Nursery, Greenhouse, and Landscape News

Biological Control of Bagworms with Bacillus thuringiensis
and Entomophagous Nematodes

Bagworm (Thyridopteryx ephemeraeiformis) is a serious defoliator of coniferous and deciduous landscape plants in the middle and southern portions of the Midwest. Young caterpillars are especially difficult to detect on conifers because they live in a silken bag covered with freshly cut foliage. Females spend their entire lives in these bags that they fill with up to 1000 eggs after they mate in August. Cool weather in late May and June can stretch out the period of egg hatch to a month or more, and complicate pest management tactics that target early instar caterpillars.

Although this caterpillar is attacked by a wide range of native wasp parasitoids, most notably Itoplectis conquisitor, the parasitoids do not generally keep bagworms at acceptable levels in landscapes and nurseries. Bacillus thuringiensis var. kurstaki (Bt) is quite effective against early instars (bags <1" long), with control regularly in the 75-90% range. Applications against later instars are generally less effective, dropping to about 60%.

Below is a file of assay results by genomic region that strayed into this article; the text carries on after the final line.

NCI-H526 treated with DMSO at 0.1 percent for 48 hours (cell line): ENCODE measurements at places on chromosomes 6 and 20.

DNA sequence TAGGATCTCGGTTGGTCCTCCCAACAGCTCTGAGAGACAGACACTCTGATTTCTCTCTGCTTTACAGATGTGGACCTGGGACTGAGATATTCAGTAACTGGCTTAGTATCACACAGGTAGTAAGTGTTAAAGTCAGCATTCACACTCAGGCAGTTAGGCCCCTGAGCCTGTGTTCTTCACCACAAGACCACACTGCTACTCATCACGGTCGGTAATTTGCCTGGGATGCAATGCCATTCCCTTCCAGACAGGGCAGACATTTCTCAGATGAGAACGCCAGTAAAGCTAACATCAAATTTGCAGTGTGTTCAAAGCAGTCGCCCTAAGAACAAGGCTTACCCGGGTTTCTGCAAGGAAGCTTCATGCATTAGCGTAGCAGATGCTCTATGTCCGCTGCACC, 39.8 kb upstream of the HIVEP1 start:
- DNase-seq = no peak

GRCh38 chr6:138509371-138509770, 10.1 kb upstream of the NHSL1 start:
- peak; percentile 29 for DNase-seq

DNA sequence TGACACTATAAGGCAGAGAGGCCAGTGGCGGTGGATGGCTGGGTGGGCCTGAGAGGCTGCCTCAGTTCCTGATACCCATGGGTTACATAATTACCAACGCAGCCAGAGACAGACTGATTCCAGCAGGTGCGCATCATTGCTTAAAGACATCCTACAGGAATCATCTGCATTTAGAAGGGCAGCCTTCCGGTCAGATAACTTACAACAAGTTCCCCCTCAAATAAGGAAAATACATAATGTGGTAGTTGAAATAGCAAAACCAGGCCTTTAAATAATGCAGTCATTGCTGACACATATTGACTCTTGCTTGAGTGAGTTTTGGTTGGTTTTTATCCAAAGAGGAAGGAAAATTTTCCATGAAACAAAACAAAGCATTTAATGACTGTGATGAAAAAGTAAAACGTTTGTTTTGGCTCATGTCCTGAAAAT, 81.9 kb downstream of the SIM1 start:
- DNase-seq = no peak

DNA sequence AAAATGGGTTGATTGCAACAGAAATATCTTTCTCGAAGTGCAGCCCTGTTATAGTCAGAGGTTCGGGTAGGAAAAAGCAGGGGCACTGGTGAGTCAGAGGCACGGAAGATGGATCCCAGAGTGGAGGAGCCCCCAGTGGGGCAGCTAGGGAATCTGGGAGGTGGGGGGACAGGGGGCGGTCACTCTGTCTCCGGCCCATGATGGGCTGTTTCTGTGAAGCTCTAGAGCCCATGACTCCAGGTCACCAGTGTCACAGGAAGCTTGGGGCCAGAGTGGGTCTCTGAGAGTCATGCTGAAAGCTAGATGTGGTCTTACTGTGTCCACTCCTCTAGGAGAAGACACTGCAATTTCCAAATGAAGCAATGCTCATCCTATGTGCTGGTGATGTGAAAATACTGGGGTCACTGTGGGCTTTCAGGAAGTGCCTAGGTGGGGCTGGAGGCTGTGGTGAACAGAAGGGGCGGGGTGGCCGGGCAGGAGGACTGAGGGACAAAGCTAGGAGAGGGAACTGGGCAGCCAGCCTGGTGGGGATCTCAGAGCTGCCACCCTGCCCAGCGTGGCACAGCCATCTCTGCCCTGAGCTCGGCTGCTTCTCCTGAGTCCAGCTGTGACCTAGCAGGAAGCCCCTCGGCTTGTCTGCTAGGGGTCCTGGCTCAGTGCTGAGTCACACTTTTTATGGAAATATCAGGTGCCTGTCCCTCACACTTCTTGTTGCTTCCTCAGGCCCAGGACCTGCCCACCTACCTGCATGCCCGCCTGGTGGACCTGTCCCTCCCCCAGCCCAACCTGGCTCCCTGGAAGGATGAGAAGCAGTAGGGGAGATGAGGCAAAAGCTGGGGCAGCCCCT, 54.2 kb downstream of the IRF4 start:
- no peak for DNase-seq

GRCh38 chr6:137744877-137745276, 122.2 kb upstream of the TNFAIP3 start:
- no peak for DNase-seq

Field trials conducted in Maryland over the last few years indicate that two entomophagous nematodes, Steinernema carpocapsae and S. feltiae, can be at least as effective as Bt for controlling bagworm. Nematode applications on early instars resulted in 70 and 67% control, respectively, while mortality with Bt was 77%. As expected, these materials were less effective on later instars with only 51% and 58% control, respectively, and 59% by Bt. Adding oil to the nematode solutions seemed to reduce their effectiveness, while addition of the antidesiccant Folicote marginally increased the effectiveness of S. carpocapsae in some trials. The high degree of nematode success may be due to the humid environment created in the bags surrounding the caterpillars and the warm summer temperatures. The trick, of course, is to get the nematode into the bags, before they dry out and die. Applying the nematodes during periods of high relative humidity is critical to this process.

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